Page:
PRDSY Profit Margin (<a href='http://seekingalpha.com/symbol/ttm' title='Tata Motors Limited'>TTM</a>) Chart

PRDSY Profit Margin (TTM) data by YCharts

Is this margin sustainable or not really? In my opinion it isn't, especially when expanding fast.

PRDSY Revenue (Annual) Chart

PRDSY Revenue (Annual) data by YCharts

Top line growth is solid year over year but not impressive in comparison with competitors over a longer period. With Prada's recent IPO, I'd like to be conservative about assuming big leaps here as well.

The takeover

Helix research alludes to takeover possibilities. Even raising the possibility of a premium of 100% over the current stock price in such a scenario.

Helix:

A potential sweetener in the form of a takeover as the issue of who is to succeed the company's CEO and design head, thereby opening up the door for an outright sale of the family-controlled company.

Granted there is a case to be made, as the younger generations do not appear to be interested to go into the fashion business. However counting on a takeover because of succession issues seems speculative. Since Prada is listed the owner/operators may just as well flood the market with their overvalued shares instead of selling to one bidder. With a forward P/E of 34.2 and trading at almost 10x sales, the latter might be more likely than a takeover. What happens when motivated sellers dump a 80% stake?

Helix views LVMH Moet Hennessy Louis Vuitton Sa (MC) as the most likely candidate to bid for Prada:

We depart Milan (where Prada is based) and head to Paris, where LVMH (OTCPK:OTCPK:LVMUY) has turned acquiring family-owned luxury companies into a form of corporate art.

LVMH is the luxury sector's most acquisitive company, and it has turned the writing of sizeable checks into a pillar of its long-term growth strategy.

Even if LVMH wanted to pay 10x sales it would be hard. With LVMH's market cap of $89 Billion and Prada's market cap of $23 Billion, a 100% premium is hard to envision. Although, neither company has a lot of leverage, which helps the scenario.

In addition, in a recent FT article on luxury M&A 2014, Bernstein does not see Prada as potential prey:

In a new note, Mario Ortelli, an analyst at Bernstein Research, suggests hard luxury will see increasing movement in 2014, with acquisitions likely by Richemont and Swatch, and possibly a biggie from LVMH and some medium-sized moves from Kering. In fact, they even suggest likely targets.

If we take notice of the smaller size of acquisitions that are typical for LVMH and the 10 years it took it to build up a stake in Hermes, it just doesn't make sense to me to assign a meaningful high probability to a takeover. A merger would be more plausible. Which isn't always so great for shareholders.

Additional concerns

Jim Chanos has been preaching doom and gloom regarding China for a while now. His predictions might not come true, but it is good to be reminded of the possibility of China entering a crisis. A recent segment where he expresses his views on China can be found on Bloomberg.

If Asia and in particular China slow down that's a very big deal to Prada as 37% of sales come from Asia ex-Japan.

Some relevant signals are appearing in the media, Bloomberg reports a slowdown in Chinese luxury spending:

China's luxury spending grew this year at the slowest pace since at least 2000 as more shoppers traveled abroad and the government's anti-corruption efforts curbed purchases, consultant Bain & Co. said. Spending in luxury goods is estimated to have expanded about 2 percent in 2013 from 7 percent last year, the Boston, Massachusetts-based company said in a report released today. Growth in 2014 will be at a pace similar to this year, it said.

Stewardship

Strong owner/operators can be the perfect leadership to ride along with for minority shareholders. Other times their goals are very different from those of minority shareholders. Helix Research presented extensive background information on the owner/operators - CEO Patrizio Bertelli and creative director Miuccia Prada - motivation to exit the company. He argues this sets up minority shareholders for a windfall in case of a bid on the company. On the other hand, minority shareholders might face 80% of stock coming on the market.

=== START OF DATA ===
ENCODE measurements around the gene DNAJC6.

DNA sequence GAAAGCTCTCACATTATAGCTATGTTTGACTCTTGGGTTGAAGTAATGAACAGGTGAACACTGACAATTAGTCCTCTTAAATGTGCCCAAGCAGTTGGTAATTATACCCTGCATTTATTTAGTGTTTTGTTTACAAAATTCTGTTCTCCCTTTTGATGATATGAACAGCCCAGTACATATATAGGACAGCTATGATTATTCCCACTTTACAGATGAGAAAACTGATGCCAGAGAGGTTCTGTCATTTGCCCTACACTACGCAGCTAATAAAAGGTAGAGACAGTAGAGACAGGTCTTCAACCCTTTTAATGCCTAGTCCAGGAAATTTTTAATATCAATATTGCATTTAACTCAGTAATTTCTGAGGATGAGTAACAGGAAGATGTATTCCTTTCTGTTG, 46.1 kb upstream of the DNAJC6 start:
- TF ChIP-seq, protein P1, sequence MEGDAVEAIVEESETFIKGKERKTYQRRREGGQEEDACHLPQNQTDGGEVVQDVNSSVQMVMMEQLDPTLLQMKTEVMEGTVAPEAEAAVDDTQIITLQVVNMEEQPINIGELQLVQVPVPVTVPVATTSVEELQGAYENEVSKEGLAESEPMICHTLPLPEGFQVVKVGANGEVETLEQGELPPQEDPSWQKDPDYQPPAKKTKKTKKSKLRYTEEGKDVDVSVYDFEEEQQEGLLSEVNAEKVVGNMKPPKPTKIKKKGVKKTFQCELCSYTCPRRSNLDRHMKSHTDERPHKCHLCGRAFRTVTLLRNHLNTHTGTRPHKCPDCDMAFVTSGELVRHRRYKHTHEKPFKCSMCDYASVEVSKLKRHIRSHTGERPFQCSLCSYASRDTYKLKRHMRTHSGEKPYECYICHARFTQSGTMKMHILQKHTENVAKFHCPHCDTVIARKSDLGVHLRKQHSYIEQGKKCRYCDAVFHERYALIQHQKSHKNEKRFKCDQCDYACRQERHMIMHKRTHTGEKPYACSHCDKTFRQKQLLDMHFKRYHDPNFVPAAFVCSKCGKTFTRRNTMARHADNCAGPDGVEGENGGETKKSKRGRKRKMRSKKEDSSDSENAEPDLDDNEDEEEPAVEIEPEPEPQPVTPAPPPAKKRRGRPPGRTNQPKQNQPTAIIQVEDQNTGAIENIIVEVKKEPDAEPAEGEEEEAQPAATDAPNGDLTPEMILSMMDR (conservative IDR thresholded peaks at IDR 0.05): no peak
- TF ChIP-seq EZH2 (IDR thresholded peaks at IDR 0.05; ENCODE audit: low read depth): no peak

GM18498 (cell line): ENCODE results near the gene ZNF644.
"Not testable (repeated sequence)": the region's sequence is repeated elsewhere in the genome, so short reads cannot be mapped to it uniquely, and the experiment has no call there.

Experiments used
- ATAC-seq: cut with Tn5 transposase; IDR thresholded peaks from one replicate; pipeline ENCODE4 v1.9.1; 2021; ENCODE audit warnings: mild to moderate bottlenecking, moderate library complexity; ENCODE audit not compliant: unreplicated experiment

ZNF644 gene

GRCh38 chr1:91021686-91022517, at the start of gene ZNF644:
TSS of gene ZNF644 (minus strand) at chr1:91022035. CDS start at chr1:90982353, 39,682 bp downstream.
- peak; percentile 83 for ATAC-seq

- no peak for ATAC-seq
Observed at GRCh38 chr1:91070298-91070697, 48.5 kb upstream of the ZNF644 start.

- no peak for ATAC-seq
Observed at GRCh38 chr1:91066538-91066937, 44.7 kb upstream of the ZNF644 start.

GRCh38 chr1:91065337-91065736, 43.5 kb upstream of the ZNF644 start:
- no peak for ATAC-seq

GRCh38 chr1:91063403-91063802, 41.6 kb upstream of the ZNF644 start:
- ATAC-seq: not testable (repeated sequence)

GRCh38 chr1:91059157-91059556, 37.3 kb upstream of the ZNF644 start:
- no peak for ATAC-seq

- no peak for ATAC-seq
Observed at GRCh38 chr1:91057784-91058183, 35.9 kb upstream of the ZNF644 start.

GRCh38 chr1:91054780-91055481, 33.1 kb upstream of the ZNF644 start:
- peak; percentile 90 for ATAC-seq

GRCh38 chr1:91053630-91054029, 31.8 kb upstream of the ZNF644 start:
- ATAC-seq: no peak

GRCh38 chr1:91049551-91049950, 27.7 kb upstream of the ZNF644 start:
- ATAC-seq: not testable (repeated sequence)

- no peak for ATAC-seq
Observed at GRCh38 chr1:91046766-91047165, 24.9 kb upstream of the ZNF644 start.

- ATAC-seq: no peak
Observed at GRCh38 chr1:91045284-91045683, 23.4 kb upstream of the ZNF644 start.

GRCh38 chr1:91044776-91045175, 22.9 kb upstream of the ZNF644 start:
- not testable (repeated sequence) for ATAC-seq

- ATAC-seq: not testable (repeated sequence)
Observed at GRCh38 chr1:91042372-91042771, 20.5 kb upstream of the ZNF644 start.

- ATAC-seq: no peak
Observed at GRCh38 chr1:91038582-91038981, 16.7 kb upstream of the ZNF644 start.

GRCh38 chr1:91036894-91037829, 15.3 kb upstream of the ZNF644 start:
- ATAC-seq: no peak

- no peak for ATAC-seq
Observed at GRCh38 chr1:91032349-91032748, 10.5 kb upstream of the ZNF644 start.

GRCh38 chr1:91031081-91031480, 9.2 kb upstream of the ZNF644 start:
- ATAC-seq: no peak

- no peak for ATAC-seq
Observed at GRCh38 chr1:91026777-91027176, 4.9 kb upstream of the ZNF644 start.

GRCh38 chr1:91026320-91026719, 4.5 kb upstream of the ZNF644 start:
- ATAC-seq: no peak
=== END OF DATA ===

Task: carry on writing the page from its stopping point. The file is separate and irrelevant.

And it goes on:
Some of the comments by Helix meant to excite, worry me instead:

The lack of stock options may decrease shareholder dilution, but removes the incentive for mid-level managers to remain at the company long enough to be groomed for the top roles of creative director and CEO. A third of Prada's top executives left the company after its IPO, and sources close to the company have reported that Bertelli's "assertive" management style has stymied the ambitions of several top executives, causing above-average turnover at Prada.

The ambition for the strong owner/operator pair - who appear to fall short of the level 5 leadership designation by Jim Collins - to exit the company appear to be confirmed. Succession is a common problem for level 4 CEOs. Companies with such an executive often have difficulty to retain key personnel. Helix does not succeed in convincing me that a takeover is likely.

Instead, I view this as a warning sign that Prada might not perform as well, after the majority owners exit. Best case scenario, executive compensation will need to be jacked up considerably to replace leadership.

Valuation

Relative valuation is not my primary tool to value companies. I like to rely on discounted cash flow. Prada doesn't have a sustainable competitive advantage. Yet other analysts think it does and I'll adjust for that. I'll project cash flow growth 7 years into the future; considerably longer than the usual period of 3 years I use for no moat companies. I discount against the long-term results of the S&P 500.

Based on the analysts' high consensus estimates of long-term growth collected by Reuters of 19.14%, I'll assume a 25% growth rate. The calculation is based on current free cash flow of $0.19 per ADR.

This puts the net present value of an ADR of Prada (listed in NY) at $6.17. Yet the ADR is trading at $18.22

Helix assumes an EPS growth rate of 36% over 2014 and 2015. Even if I have the company grow at 36% for 7 years an ADR is not worth more than $10.41.

Conclusion

For an investment in Prada to pay off, miracles have to take place. The company would have to keep growing at an explosive rate for many years. Alternatively, a takeover would need to materialize. With the company trading at 10x sales, this bidder would require synergies. Given Prada's size and the premium required in the case of a bid on shares outstanding, the odds are against this event creating much shareholder value.

Source: Prada: Don't Turn Your Brokerage Account Into A Fashion Victim